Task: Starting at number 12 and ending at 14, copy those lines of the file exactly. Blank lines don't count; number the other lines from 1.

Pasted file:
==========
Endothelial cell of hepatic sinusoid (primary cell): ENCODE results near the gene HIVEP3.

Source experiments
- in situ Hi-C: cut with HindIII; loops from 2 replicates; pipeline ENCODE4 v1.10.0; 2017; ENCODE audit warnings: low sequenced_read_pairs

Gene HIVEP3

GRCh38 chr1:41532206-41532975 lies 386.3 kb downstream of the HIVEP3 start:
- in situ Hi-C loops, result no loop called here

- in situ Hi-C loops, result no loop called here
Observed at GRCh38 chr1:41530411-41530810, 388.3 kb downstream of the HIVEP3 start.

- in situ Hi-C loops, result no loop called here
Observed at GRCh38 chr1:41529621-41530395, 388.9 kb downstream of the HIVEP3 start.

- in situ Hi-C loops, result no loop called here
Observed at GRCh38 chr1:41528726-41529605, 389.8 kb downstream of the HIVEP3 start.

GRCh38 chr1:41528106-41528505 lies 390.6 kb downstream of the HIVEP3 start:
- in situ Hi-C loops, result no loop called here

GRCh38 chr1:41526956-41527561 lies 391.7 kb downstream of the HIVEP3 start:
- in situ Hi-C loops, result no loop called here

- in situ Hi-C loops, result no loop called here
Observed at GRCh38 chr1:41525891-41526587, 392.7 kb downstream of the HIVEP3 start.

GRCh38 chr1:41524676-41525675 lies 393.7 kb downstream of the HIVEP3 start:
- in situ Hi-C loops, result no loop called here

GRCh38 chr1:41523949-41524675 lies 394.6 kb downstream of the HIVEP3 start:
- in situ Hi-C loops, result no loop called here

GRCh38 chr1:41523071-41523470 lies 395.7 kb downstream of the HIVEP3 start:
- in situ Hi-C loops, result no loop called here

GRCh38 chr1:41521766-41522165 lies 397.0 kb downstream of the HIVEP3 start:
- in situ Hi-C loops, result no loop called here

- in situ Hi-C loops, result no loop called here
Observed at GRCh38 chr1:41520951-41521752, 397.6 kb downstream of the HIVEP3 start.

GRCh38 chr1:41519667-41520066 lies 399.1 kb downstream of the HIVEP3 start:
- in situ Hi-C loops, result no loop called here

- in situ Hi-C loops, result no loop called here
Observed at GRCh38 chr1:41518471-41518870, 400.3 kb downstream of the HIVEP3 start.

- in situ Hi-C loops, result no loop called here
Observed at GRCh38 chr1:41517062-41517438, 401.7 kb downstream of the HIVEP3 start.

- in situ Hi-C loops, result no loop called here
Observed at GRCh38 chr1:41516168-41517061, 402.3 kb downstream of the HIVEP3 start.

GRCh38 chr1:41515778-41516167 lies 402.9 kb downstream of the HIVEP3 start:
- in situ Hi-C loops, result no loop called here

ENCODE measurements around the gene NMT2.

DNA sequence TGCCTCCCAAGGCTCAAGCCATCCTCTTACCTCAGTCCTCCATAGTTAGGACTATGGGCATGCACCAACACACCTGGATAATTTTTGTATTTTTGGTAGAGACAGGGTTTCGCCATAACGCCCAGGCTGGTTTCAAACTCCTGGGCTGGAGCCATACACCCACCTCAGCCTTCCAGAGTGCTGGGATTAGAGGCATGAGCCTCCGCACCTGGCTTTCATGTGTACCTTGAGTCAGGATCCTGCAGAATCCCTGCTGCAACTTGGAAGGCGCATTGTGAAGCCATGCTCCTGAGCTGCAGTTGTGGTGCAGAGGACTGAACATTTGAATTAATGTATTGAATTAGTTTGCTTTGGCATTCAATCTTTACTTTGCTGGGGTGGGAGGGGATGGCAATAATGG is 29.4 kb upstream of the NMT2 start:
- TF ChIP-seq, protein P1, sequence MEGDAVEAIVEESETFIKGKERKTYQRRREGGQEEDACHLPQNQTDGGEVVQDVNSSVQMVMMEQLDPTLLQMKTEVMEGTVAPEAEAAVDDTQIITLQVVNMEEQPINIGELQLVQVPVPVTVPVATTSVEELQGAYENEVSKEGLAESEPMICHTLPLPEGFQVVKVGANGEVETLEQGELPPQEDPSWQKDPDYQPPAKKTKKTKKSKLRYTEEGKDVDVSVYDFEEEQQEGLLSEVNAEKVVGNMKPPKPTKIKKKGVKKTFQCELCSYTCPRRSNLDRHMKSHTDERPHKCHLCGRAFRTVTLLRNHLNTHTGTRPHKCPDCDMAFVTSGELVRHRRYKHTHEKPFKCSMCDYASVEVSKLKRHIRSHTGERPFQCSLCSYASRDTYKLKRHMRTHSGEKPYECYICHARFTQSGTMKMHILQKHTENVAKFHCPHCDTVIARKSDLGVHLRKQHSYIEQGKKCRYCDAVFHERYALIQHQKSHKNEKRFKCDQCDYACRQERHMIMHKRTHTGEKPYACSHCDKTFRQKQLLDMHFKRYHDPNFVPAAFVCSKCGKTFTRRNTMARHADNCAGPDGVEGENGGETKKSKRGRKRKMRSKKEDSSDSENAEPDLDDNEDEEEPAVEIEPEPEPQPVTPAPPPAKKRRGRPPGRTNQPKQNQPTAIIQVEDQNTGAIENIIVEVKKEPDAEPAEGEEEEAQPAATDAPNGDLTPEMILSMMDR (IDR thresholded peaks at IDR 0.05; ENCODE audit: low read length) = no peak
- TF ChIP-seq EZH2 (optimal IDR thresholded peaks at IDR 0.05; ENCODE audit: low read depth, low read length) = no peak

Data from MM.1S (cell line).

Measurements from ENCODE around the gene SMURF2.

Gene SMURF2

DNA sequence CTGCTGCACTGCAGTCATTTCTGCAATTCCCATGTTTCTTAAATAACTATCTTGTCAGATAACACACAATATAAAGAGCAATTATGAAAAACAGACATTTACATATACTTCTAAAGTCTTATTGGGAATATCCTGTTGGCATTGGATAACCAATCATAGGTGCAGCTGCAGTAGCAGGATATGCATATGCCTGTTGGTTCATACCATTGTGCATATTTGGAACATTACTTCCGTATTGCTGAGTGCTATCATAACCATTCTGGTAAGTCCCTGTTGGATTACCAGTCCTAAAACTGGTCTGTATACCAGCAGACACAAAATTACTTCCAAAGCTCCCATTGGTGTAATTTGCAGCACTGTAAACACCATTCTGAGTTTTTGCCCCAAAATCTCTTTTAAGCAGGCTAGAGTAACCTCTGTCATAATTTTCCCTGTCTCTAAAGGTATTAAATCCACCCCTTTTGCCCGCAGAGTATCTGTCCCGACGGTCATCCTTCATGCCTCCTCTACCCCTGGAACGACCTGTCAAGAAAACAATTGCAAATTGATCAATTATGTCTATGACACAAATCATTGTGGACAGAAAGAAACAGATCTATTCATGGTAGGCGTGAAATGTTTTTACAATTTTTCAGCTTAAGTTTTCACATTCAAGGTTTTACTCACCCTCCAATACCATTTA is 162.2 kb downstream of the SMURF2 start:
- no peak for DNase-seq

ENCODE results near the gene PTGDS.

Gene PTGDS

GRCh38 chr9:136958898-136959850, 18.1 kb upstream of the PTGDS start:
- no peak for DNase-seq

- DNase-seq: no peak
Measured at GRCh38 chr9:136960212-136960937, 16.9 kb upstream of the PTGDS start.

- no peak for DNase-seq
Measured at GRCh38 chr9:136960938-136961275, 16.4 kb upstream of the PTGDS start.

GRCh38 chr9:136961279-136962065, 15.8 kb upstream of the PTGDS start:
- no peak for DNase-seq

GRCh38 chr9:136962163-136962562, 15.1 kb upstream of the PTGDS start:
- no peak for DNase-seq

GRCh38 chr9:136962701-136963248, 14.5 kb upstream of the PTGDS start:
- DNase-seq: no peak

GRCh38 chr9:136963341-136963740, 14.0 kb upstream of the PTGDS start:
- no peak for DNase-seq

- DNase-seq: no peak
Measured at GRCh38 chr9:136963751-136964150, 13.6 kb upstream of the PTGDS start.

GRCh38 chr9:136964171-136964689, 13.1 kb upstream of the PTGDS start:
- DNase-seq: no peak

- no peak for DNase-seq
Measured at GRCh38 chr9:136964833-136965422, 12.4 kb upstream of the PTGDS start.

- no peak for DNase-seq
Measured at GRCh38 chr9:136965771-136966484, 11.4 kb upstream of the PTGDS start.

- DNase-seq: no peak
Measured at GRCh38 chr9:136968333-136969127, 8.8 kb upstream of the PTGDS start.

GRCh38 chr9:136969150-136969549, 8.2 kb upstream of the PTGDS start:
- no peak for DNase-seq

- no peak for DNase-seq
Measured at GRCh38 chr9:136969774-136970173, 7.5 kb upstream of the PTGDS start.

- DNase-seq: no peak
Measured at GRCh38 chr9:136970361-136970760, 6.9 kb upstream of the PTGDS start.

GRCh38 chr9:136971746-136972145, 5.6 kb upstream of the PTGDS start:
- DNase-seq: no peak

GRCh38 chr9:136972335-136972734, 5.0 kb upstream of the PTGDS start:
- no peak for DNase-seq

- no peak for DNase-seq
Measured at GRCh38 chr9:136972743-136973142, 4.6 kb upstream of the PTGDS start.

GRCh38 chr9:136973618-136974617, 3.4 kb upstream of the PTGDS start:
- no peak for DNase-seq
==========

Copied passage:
Observed at GRCh38 chr1:41528726-41529605, 389.8 kb downstream of the HIVEP3 start.

GRCh38 chr1:41528106-41528505 lies 390.6 kb downstream of the HIVEP3 start:
- in situ Hi-C loops, result no loop called here